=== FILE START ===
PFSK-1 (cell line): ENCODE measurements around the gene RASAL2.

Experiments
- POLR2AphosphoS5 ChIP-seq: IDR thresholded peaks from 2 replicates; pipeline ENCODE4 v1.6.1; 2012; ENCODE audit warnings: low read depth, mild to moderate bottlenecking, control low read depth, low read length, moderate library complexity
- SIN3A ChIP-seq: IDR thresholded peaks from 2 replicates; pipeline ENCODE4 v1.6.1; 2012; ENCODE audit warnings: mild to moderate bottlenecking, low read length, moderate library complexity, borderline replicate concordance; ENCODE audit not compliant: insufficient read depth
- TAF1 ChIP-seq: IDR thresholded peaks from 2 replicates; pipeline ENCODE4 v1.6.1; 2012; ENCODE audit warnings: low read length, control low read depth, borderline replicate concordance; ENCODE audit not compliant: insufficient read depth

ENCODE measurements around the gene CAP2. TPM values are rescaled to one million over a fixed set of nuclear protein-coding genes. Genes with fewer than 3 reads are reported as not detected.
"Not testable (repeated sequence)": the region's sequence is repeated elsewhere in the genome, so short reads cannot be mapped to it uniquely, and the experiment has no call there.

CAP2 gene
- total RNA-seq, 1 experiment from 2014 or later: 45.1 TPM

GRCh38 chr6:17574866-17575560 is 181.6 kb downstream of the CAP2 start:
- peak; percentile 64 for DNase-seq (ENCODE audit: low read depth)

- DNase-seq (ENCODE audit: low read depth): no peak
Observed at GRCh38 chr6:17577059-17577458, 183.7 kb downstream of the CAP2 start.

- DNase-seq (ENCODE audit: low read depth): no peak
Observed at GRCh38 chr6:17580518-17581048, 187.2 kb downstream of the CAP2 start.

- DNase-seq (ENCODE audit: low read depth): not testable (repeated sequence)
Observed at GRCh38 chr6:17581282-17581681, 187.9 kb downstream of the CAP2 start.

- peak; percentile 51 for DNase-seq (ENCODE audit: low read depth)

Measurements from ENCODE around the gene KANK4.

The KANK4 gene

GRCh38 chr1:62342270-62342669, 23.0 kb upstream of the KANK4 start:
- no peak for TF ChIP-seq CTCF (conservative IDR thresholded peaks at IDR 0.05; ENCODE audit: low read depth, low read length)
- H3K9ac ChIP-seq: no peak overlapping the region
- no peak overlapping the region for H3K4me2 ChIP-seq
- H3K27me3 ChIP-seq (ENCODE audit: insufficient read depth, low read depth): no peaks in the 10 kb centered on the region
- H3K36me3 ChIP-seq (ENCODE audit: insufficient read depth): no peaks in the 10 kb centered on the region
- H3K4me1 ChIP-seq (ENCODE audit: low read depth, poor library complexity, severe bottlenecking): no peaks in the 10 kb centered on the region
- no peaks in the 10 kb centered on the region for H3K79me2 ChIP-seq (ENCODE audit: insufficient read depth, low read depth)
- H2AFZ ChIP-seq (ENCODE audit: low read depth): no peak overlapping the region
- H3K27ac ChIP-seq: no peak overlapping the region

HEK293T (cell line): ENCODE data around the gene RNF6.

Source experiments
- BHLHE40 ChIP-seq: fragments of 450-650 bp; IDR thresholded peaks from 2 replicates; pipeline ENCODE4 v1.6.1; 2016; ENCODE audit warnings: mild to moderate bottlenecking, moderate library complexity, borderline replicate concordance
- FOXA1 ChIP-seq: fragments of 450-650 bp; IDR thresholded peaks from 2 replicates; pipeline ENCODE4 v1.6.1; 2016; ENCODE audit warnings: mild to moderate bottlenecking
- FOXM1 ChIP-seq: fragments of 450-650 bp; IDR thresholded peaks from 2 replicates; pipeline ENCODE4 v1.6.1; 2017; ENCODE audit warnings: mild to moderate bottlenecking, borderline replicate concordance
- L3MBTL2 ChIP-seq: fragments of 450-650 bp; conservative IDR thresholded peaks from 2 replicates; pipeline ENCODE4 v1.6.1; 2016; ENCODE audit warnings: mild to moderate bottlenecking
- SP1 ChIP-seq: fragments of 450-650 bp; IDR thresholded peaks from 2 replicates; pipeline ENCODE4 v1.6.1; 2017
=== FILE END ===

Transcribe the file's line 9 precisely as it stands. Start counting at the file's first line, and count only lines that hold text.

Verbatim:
- total RNA-seq, 1 experiment from 2014 or later: 45.1 TPM